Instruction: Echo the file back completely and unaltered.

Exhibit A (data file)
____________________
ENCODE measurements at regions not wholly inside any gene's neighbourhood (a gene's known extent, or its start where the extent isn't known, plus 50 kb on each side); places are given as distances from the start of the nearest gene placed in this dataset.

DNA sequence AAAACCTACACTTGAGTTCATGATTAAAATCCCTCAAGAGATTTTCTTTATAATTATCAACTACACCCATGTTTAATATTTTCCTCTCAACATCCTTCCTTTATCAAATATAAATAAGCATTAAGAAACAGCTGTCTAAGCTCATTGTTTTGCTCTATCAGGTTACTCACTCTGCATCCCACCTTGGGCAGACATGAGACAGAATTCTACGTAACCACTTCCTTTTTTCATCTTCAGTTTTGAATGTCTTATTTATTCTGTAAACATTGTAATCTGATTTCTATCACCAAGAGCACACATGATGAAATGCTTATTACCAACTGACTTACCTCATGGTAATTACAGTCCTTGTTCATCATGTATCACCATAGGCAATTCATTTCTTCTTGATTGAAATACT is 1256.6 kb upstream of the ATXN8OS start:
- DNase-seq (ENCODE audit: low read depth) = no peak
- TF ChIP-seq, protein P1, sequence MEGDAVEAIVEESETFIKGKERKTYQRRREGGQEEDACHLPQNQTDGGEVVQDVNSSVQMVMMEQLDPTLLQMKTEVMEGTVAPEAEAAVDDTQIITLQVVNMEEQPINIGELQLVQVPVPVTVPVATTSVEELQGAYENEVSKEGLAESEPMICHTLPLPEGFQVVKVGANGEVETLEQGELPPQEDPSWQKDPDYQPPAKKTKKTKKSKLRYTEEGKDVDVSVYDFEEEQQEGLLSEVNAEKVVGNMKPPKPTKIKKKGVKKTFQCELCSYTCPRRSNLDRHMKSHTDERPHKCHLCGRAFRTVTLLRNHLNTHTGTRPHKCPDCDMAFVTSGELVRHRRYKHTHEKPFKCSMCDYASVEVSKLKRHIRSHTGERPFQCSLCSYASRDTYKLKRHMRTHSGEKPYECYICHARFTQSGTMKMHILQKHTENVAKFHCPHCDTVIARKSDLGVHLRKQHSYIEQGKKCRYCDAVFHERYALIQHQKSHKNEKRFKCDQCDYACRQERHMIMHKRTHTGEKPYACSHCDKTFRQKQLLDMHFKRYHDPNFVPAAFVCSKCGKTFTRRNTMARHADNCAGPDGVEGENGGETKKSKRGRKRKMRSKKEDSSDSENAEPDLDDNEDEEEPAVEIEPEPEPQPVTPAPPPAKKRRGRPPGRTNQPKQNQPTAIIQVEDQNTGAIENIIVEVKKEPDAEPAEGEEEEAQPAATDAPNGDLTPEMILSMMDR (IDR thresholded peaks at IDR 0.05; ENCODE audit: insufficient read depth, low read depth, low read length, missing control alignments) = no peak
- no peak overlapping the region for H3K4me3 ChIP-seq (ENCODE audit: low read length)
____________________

ENCODE measurements at regions not wholly inside any gene's neighbourhood (a gene's known extent, or its start where the extent isn't known, plus 50 kb on each side); places are given as distances from the start of the nearest gene placed in this dataset.

DNA sequence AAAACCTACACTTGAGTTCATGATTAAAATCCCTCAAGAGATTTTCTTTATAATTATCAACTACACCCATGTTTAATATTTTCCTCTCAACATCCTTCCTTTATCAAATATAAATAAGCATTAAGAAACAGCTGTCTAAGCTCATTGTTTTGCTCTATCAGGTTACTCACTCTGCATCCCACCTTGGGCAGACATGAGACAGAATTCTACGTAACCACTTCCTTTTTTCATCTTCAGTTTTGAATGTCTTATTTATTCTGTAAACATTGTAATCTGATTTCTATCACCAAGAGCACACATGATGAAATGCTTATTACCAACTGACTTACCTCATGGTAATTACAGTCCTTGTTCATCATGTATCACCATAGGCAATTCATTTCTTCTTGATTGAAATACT is 1256.6 kb upstream of the ATXN8OS start:
- DNase-seq (ENCODE audit: low read depth) = no peak
- TF ChIP-seq, protein P1, sequence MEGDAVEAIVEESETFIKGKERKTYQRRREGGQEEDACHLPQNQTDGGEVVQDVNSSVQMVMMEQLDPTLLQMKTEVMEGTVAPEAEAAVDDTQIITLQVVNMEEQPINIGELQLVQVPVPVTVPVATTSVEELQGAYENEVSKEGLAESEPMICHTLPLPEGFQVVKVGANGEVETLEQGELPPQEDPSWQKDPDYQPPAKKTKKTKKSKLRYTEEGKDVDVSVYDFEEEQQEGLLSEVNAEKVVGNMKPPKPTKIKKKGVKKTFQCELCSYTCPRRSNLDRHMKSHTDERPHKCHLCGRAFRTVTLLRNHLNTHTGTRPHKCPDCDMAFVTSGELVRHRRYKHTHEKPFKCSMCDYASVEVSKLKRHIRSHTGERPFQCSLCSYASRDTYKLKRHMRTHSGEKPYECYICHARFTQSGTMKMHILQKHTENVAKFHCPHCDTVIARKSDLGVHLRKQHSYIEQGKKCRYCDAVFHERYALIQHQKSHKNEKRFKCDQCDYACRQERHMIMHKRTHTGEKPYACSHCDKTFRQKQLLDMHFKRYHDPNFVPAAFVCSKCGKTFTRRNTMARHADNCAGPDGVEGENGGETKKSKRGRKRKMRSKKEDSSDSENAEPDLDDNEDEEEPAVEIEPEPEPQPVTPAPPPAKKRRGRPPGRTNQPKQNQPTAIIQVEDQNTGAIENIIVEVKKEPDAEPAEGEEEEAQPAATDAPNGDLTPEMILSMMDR (IDR thresholded peaks at IDR 0.05; ENCODE audit: insufficient read depth, low read depth, low read length, missing control alignments) = no peak
- no peak overlapping the region for H3K4me3 ChIP-seq (ENCODE audit: low read length)